No compromise

This religious and almost irrational fundamentalism can be found in every major brand that has thrived in the 21st century. People need to know what you stand for and whether you will compromise or be faithful on the very promises you make them.

Christianity was a little sect in a corner of the world 20 centuries ago. Many emperors and dictators have tried to destroy it. When the martyrs chose death over compromise, their blood fueled the growth of Christianity and today it is believed by billions of people. Never compromise on your values to get more customers.

In summary, be clear about the fundamental principles your brand will never compromise on, even if it means a higher cost to your customers.

Lesson 5: Care is the New Marketing

Concerned woman on the phone.

Ellen White is one of the founders of the Adventist Church. She was named by the Smithsonian Institute to be one of the top 100 most influential Americans of all time. When it comes to marketing methodology, even though she would call it evangelism, here is a key to understanding the growth of Christianity in general and Adventism in particular:

Christ’s method alone will give true success in reaching the people. “The Savior mingled with people as one who desired their good. He showed sympathy for them, ministered to their needs, and won their confidence. Then He invited them, ‘Follow Me'” (The Ministry of Healing, 43).

Many have used this quote to define the mission of the Adventist Church. This isn’t a mission statement, it is a methodology, as the passage implies. It is absolutely not unique to Adventism. In fact, this method will work for any brand that is willing to genuinely follow it. Here are the 3 steps:

  1. Show empathy. Your brand should be consumed with making the lives of your customers better. People must know beyond a shadow of doubt that your brand understands their pain and that you genuinely want to help.
  2. Build trust. It is not about you or your product. Donald Miller would say that you are not the hero, you are just the guide that will help them succeed. Let them know you’ve helped others like them and tell their stories. This will build your authority.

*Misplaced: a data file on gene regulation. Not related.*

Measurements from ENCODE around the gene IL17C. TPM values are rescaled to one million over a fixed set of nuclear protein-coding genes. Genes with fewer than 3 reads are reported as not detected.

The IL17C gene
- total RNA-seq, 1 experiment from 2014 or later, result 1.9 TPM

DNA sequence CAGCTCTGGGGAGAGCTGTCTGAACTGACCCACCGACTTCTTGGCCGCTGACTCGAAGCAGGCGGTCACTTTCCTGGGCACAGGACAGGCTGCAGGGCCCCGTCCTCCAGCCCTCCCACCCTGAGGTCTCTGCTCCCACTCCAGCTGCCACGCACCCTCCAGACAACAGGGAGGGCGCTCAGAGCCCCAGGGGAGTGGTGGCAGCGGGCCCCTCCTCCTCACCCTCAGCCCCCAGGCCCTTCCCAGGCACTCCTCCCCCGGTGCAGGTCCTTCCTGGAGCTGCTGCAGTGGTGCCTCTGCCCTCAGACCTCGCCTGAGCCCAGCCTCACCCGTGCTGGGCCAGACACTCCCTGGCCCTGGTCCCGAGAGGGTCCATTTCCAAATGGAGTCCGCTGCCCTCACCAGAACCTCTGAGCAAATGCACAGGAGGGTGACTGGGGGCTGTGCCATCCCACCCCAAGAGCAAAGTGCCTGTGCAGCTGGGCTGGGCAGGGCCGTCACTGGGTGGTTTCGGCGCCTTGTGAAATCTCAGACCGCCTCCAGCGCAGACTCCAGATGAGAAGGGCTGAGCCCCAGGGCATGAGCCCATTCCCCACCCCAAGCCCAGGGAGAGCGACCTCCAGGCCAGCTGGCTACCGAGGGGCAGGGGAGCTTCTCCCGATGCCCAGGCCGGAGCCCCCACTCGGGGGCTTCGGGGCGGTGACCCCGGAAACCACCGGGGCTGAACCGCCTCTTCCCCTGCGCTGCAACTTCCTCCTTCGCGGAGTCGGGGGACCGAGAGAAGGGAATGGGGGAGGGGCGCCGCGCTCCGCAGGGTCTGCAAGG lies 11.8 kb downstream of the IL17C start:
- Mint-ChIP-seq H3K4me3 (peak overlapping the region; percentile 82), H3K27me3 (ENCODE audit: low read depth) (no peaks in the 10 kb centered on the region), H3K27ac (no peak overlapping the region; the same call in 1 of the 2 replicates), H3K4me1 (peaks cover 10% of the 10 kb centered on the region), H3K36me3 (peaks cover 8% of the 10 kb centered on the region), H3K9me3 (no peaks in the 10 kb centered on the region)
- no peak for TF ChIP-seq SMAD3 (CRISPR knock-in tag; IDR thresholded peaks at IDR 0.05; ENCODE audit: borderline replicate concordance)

3. Call to Action. Once you have demonstrated your empathy and authority, it is time to call them to action. This is equivalent to the ‘buy now’ button.
Man carrying sign on a subway platform reading "Seeking human kindness"

Over the last 30 years the number of freely available global channels of communication has exploded. This means we are bombarded by 5,000 brand messages every day. This is exactly why outbound marketing campaigns have an ever decreasing ROI (return on investment). Acquiring new customers can be much more expensive than focusing on keeping your current ones and turning them into evangelists.

Christian churches have always known that. The lifetime value of a member is directly related to the nurture and pastoral care provided. Companies are becoming very aware they should maintain long-term relationships with their customers, especially those 20 percent of customers who generate 80 percent of their income. Care is the new marketing, and again churches have been leading in this area.

In a church setting, discipleship means that a member invites you to study the Bible and then stands by your side no matter what. Marketing and customer service is performed by the same people. However, many brands are still operating under the old 20th century paradigm where sales and marketing is kept separate from customer service.

Back to the church, if more support is needed, be it with spirituality, health, finances, or any other area of life, there will be deacons, elders, ministry leaders, and pastors to help. The entire marketing strategy that Jesus employed was: “Love one another. By this the world will know that you are my disciples, if you love one another” (John 13:35).

The airline example

Imagine an airline where every top flyer is cared for by an assigned employee. Top flyers typically spend more than $20,000 per year on flights. Now imagine you are one of them.

Looking up the aisle of plane.

You receive a text from the assigned employee after each flight, just to see how you are. They mention the crew member who served you by name and ask about your experience. If you need anything, you can contact the assigned employee who will help you. If unavailable, you can choose to wait or have someone else call you. When there are sales and promotions, this same employee gets in touch. Every now and again they try to get you an upgrade where possible.

It’s a long-term relationship you have with the brand. What’s the cost of that once the technology is implemented? Perhaps 3–5 hours per year. What’s the marketing benefit of this long-term care? Would you ever think of flying with another company? What would you advise colleagues when asked about your preferred airline?

In summary, customer acquisition can be more expensive than true, long-term customer care. Care is the new marketing.

Lesson 6: Communicate with Power

A preacher standing with a mic in hand.

Next we will consider this great lesson your brand should learn from religion. In the age of ever diminishing attention spans, many millions of people sit through long sermons every week, often in poorly lit halls and through low quality sound equipment. They don’t even get paid to do it. In fact, they give 10 percent of their salary to make sure the preacher can work full time preparing these messages.

The world has never seen better communication than within Christianity, starting with Jesus. He has never written anything and yet His messages still influence our everyday lives 20 centuries later. What is it about Christian communication that is so compelling and how can your brand apply these lessons for maximum effect?